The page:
Date of Submission
Virginia M. Maxwell, D.Phil.
Photofading, Degradation, Black Cotton and Polyester Fibers, Sunlight
Cotton textiles, Polyester fibers, Dyes and dyeing--Textile fibers, Sunshine, Environmental degradation
Color is one of the most important properties analyzed during forensic fiber examinations due to its discriminatory power. Differing colors in fibers are usually sufficient grounds for exclusion, but in cases where a lengthy period has passed between crime commission and evidence recovery, the high probability of environmental degradation having altered the questioned fibers’ properties could lead to false exclusions. Photofading, the loss of color resulting from exposure to light, is a common form of degradation observed in fibers. Although well-known in the dyeing industry, it is not typically factored into forensic fiber examinations. Published photofading research has been limited to idealized simulations involving dye solutions rather than dyed textiles, and studies with dyed textiles have focused on cellulosic fibers and non-black dyes despite the prevalence of manufactured and black fibers.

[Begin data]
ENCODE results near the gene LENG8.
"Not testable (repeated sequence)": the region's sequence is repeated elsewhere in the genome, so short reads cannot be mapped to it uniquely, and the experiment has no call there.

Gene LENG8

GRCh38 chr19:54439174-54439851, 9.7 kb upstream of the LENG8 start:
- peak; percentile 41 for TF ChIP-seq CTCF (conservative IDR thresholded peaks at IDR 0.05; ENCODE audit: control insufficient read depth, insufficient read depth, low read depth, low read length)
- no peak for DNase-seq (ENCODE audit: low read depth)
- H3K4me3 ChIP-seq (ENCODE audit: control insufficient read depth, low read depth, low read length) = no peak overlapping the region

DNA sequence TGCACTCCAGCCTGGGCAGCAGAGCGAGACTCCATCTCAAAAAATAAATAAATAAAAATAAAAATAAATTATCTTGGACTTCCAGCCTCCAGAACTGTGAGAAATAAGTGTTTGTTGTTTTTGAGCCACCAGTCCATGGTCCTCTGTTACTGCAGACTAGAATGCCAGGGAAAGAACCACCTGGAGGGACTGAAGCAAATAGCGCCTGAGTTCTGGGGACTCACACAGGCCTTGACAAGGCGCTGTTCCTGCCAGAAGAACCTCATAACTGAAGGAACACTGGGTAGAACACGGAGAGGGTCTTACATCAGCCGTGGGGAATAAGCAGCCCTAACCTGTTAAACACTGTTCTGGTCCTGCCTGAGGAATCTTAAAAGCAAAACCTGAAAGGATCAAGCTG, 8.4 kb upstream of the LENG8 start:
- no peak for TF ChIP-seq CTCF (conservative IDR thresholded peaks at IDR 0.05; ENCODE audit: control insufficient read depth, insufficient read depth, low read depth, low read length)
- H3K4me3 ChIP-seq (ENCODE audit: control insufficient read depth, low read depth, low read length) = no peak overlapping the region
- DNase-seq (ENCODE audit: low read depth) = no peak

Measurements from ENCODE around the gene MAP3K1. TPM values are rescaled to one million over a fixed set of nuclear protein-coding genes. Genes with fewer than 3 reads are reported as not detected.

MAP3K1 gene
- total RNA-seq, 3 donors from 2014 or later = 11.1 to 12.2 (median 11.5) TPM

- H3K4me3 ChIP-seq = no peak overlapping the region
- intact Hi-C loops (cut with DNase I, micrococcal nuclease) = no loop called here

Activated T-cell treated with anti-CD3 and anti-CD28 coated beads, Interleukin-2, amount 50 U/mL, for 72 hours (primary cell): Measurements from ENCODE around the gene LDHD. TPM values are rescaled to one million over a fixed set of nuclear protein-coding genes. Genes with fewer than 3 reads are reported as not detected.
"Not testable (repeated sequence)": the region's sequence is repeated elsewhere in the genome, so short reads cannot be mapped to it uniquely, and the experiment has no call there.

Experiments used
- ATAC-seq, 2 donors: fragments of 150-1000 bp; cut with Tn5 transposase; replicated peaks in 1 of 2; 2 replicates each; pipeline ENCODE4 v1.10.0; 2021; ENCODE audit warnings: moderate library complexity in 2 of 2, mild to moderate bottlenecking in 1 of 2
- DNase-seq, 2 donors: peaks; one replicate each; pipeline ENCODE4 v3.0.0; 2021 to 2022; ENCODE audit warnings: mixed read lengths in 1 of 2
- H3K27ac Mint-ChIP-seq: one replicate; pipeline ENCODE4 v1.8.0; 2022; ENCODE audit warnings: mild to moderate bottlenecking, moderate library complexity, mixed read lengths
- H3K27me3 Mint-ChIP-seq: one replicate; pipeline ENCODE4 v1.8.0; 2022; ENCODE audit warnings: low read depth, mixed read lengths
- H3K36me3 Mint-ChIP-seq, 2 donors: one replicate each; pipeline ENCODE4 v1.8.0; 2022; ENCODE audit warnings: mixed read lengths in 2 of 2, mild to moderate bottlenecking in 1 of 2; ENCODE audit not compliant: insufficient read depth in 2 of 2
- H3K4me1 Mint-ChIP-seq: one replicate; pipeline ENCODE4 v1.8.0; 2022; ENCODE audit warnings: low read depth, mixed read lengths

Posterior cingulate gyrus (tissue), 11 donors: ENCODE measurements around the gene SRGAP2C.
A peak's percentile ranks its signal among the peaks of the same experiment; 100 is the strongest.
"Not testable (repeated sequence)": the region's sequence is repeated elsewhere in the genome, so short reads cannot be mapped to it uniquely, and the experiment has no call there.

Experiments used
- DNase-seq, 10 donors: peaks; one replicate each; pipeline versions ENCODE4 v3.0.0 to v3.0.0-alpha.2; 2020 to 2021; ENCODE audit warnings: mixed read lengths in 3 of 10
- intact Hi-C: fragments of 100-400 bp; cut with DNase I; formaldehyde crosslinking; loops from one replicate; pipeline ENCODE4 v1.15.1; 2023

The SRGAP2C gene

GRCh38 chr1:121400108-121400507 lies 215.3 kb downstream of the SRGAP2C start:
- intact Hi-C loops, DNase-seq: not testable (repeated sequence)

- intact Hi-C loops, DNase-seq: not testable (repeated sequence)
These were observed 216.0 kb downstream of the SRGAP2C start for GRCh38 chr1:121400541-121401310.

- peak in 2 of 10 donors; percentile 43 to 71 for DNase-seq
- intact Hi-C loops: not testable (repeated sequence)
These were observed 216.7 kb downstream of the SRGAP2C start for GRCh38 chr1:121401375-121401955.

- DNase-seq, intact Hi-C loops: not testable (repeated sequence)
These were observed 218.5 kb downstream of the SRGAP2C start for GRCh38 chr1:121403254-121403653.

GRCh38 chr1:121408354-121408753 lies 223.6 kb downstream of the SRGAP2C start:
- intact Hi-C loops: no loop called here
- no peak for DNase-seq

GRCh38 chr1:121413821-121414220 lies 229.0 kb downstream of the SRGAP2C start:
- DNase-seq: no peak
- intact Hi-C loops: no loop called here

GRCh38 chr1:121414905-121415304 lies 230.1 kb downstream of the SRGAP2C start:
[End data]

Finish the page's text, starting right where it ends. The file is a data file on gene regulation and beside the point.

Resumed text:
This study investigated photofading in black cotton and polyester fibers that were exposed to sunlight in various environments over a 3.5-month period. The objective was to determine how fiber type and environmental conditions impacted the rate of photofading. Results of a control experiment indicated that photofading rates were dependent on the strength of fiber-dye interactions (which is predicated on the chemical properties of both) rather than fiber type alone. Due to the outbreak of COVID-19 during the later stages of research, results for the environmental exposure experiment were unable to be gathered. A discussion of the expected results is presented instead, along with possibilities for future photofading studies and the greater forensic implications that such work may have.
Mahaney, Maggie E., "Photofading of Black Dyes in Cotton and Polyester Fibers Resulting from Environmental Exposure to Sunlight" (2020). Honors Theses. 35.